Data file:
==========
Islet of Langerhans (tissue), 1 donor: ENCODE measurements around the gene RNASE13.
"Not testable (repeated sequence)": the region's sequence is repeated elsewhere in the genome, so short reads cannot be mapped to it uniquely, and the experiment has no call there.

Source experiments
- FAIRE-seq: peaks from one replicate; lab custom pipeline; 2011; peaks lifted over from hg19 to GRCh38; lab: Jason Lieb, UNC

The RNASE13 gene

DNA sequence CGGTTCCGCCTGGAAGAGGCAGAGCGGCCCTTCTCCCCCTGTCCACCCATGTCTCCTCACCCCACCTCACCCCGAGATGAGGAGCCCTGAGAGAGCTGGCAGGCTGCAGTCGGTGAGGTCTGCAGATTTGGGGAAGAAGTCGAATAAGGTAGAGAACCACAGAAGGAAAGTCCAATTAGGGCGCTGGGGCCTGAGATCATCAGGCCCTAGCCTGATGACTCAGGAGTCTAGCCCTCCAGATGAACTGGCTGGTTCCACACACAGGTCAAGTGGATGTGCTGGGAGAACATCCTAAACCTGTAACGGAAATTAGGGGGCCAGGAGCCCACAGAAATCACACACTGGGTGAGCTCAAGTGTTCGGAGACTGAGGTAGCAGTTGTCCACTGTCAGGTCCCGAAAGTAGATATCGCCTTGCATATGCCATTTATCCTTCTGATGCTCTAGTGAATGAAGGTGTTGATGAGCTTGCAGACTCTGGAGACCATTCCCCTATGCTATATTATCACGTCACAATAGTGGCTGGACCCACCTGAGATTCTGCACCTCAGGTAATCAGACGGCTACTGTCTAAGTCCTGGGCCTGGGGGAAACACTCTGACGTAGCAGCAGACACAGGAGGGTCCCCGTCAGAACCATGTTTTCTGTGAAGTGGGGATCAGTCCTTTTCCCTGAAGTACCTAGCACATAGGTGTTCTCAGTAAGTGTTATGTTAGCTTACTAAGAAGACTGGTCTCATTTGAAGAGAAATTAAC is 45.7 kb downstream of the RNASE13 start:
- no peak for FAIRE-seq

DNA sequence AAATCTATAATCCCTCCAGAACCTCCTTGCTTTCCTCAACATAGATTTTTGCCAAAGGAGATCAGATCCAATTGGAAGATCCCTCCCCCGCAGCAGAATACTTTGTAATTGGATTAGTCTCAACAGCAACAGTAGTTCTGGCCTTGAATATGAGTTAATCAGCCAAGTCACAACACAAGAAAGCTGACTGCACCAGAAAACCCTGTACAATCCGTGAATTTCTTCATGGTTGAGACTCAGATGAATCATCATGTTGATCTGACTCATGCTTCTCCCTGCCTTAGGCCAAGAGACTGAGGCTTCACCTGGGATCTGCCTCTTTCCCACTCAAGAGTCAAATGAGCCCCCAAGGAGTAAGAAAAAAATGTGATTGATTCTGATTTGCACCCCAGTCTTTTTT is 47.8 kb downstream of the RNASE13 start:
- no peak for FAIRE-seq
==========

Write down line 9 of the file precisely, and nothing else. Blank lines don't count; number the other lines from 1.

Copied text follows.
- no peak for FAIRE-seq